Serious financial crimes rob communities of millions of dollars each year that could otherwise fund vital government services like health and education. This often comes with devastating impact on individuals as well.
Australia’s Serious Financial Crime Taskforce (SFCT) is a joint-agency taskforce led by the Australian Taxation Office (ATO) that protects the community from serious financial crimes, including money laundering, tax evasion and cybercrime. Research commissioned by the ATO found that 49% of Australians were unaware of the term “serious financial crime” and 60% were unaware of its meaning.
Boxing Clever, a strategic communication agency based in Sydney that specializes in engaging audiences through behavioral economics, was engaged to help. The goal was to increase community awareness and understanding of serious financial crime, the key warning signs and the role of the SFCT in bringing offenders to account.
Boxing Clever led strategy, research and content development, media and stakeholder engagement across the SFCT. The ATO’s in-house communication specialists developed social media posts, LinkedIn articles and newsletter content to amplify campaign reach.
The campaign’s primary target audiences were people who are more likely to consider tax minimization strategies and professional intermediaries (such as accountants, lawyers and bankers) who have skills and networks that could help enable serious financial crime. Secondary audiences were Australian taxpayers, the public and industry associations.
Success was measured against specific targets related to increased media coverage and web traffic, content sharing by third party influencers who directly reach target audiences and future survey results about awareness.
Understanding the Key Communication Challenge
When Boxing Clever interviewed experts from SFCT agencies to inform their strategy, they learned:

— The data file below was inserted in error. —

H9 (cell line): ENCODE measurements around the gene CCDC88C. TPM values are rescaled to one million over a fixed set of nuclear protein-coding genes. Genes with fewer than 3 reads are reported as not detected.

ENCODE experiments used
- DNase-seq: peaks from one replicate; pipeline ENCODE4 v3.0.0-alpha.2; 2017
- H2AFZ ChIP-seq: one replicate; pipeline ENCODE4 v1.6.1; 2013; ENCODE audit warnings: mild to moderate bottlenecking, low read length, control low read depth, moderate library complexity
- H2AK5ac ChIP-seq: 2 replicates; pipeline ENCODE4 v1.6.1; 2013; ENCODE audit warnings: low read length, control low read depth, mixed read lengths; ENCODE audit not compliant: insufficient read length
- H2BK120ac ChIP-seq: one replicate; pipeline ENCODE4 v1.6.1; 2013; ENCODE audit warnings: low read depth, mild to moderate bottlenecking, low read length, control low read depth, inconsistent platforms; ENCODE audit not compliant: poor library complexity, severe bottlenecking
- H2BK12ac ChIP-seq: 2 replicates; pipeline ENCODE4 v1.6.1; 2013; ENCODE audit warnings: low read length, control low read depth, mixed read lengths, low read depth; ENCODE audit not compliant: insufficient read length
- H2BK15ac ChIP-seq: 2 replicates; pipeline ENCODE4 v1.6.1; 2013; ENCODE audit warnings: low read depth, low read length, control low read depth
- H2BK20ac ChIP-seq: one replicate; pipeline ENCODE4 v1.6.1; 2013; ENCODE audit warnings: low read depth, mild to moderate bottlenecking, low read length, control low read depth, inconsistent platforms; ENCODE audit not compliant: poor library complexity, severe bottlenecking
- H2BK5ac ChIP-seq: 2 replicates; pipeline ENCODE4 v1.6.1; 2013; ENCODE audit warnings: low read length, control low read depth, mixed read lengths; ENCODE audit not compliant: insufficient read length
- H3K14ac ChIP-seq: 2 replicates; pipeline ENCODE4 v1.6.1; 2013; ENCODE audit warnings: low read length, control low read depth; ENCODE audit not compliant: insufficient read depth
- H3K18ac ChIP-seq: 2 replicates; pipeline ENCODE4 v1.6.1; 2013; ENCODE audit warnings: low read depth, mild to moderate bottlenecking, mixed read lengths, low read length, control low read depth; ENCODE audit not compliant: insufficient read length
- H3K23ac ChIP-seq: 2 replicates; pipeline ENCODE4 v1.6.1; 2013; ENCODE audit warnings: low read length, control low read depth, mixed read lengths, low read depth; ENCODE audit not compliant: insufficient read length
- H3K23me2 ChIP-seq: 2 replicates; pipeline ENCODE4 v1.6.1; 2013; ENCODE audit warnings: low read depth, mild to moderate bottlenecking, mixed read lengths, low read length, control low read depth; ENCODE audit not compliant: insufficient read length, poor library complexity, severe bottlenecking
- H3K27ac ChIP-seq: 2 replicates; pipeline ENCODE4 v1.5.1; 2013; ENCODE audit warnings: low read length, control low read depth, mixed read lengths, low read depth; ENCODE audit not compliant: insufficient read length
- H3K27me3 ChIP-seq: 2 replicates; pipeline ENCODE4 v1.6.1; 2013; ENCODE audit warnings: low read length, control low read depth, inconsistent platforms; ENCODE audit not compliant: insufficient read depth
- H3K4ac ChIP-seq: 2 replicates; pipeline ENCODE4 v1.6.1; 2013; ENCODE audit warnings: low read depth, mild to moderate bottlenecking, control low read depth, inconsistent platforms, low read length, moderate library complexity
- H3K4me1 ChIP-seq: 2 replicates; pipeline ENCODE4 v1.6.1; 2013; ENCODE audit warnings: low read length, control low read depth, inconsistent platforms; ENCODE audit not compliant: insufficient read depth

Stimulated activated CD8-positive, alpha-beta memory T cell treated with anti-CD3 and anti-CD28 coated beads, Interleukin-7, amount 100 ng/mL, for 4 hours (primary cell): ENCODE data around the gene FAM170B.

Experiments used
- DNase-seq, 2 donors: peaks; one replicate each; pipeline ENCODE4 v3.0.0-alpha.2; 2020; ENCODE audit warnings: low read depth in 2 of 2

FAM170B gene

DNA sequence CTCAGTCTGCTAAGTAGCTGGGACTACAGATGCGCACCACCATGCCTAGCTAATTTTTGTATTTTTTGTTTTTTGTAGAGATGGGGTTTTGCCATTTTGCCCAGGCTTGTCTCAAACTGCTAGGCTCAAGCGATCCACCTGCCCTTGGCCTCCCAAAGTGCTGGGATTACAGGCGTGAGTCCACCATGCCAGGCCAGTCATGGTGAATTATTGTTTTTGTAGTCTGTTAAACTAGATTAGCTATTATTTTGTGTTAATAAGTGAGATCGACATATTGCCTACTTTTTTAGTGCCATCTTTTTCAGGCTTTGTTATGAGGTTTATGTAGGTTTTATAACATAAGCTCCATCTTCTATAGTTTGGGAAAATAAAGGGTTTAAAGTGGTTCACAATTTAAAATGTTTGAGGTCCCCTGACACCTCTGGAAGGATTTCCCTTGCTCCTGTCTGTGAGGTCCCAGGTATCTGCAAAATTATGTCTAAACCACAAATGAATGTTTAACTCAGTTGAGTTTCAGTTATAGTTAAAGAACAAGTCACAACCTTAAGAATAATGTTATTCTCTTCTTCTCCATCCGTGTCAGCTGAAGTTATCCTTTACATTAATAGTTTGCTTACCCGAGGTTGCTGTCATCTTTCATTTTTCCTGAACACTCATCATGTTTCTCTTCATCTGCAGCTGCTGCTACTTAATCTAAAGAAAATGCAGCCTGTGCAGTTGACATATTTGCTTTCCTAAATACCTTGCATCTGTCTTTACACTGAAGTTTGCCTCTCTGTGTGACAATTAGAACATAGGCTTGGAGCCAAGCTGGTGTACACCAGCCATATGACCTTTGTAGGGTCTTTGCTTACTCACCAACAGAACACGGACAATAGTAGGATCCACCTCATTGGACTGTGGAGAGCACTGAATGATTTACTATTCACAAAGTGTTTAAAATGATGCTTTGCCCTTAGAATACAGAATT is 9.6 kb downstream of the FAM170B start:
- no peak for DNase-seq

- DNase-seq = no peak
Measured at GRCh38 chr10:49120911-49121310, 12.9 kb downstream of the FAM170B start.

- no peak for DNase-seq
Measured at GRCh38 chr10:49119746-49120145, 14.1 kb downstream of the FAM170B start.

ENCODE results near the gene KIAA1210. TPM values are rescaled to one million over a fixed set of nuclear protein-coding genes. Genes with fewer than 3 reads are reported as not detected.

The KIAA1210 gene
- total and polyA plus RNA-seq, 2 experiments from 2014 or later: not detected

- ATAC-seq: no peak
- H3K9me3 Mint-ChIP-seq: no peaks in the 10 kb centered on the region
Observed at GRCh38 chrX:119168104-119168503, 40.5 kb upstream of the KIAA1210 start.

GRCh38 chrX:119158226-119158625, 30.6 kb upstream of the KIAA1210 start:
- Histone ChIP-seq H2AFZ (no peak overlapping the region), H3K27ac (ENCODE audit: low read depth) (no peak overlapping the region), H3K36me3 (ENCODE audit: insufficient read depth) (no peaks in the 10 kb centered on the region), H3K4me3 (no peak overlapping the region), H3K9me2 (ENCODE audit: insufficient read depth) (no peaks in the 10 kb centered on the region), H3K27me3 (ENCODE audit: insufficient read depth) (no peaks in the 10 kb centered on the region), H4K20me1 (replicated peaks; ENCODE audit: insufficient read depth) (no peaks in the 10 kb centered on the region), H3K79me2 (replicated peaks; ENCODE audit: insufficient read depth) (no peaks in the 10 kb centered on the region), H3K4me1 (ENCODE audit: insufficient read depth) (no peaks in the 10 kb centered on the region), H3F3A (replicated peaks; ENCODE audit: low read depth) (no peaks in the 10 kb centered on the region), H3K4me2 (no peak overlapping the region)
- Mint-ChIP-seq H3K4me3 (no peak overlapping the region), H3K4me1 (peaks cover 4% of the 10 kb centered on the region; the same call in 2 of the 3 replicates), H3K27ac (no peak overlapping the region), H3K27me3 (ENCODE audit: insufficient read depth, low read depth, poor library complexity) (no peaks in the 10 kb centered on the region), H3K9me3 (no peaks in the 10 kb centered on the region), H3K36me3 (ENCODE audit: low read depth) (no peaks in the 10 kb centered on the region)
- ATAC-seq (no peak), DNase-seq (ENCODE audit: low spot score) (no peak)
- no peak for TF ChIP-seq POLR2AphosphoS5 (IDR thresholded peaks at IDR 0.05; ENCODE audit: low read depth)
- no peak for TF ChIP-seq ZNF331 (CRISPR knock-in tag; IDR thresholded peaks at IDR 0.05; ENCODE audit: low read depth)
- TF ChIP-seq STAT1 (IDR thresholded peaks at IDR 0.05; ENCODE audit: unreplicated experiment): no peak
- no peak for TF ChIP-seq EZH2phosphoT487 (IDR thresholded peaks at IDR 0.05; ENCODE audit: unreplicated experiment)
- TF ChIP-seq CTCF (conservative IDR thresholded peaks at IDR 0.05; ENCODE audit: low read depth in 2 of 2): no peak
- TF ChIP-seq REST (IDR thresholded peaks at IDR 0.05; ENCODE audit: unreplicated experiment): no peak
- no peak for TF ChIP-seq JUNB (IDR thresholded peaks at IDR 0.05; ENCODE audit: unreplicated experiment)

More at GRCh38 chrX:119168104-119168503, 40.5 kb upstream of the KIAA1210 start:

- Serious financial crimes are complex and usually described using legal language. They aren’t perceived by the public as serious, even though they impact the whole community and the proceeds often fund other crimes such as drug and human trafficking and terrorism.
- Prosecutions typically take years. Cases often have incredible backstories, but the details can’t be released for legal reasons.
- Financial crimes involve networks of criminals who play different roles, ranging from full-time criminals to suburban accountants with ‘day jobs’, for example.
Boxing Clever realized that the SFCT needed to communicate in new ways and via new channels, beyond financial media. They developed a strategy to increase reach and impact by tapping into audiences’ natural interest in true crime.
A New Serious Financial Crime Identikit
The backbone of the strategy was a serious financial crime identikit, featuring 10 criminal personas to demystify and pique interest in serious financial crime via its criminals.
With names like The Fixer, The Launderer and The Enabler, the personas explained financial crime in terms of the behaviors and warning signs to look for and how to report something suspicious, all in a striking film noir aesthetic.
In addition to the identikit, all SFCT members received digital content they could use in their own digital channels. This included: